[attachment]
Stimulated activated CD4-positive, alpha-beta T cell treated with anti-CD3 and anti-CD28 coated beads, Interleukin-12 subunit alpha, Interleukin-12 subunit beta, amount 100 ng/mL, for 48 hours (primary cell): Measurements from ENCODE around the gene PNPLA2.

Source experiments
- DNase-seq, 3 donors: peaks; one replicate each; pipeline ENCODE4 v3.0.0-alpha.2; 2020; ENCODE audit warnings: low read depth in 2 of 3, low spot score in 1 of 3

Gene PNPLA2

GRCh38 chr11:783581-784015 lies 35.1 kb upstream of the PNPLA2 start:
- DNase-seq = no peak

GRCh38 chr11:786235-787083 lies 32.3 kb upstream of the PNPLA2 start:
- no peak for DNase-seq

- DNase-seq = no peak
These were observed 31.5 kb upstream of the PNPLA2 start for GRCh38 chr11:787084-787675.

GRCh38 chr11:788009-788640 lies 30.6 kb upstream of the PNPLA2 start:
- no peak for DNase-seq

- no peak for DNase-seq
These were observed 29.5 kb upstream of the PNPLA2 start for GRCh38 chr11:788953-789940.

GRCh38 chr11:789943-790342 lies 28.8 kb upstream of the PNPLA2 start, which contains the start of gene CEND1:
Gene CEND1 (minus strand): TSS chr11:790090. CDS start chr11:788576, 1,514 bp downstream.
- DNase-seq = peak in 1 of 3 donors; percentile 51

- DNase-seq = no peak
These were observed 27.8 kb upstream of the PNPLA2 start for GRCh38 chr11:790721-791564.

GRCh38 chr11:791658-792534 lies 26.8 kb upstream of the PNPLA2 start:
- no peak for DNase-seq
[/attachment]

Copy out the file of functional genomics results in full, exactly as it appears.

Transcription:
Stimulated activated CD4-positive, alpha-beta T cell treated with anti-CD3 and anti-CD28 coated beads, Interleukin-12 subunit alpha, Interleukin-12 subunit beta, amount 100 ng/mL, for 48 hours (primary cell): Measurements from ENCODE around the gene PNPLA2.

Source experiments
- DNase-seq, 3 donors: peaks; one replicate each; pipeline ENCODE4 v3.0.0-alpha.2; 2020; ENCODE audit warnings: low read depth in 2 of 3, low spot score in 1 of 3

Gene PNPLA2

GRCh38 chr11:783581-784015 lies 35.1 kb upstream of the PNPLA2 start:
- DNase-seq = no peak

GRCh38 chr11:786235-787083 lies 32.3 kb upstream of the PNPLA2 start:
- no peak for DNase-seq

- DNase-seq = no peak
These were observed 31.5 kb upstream of the PNPLA2 start for GRCh38 chr11:787084-787675.

GRCh38 chr11:788009-788640 lies 30.6 kb upstream of the PNPLA2 start:
- no peak for DNase-seq

- no peak for DNase-seq
These were observed 29.5 kb upstream of the PNPLA2 start for GRCh38 chr11:788953-789940.

GRCh38 chr11:789943-790342 lies 28.8 kb upstream of the PNPLA2 start, which contains the start of gene CEND1:
Gene CEND1 (minus strand): TSS chr11:790090. CDS start chr11:788576, 1,514 bp downstream.
- DNase-seq = peak in 1 of 3 donors; percentile 51

- DNase-seq = no peak
These were observed 27.8 kb upstream of the PNPLA2 start for GRCh38 chr11:790721-791564.

GRCh38 chr11:791658-792534 lies 26.8 kb upstream of the PNPLA2 start:
- no peak for DNase-seq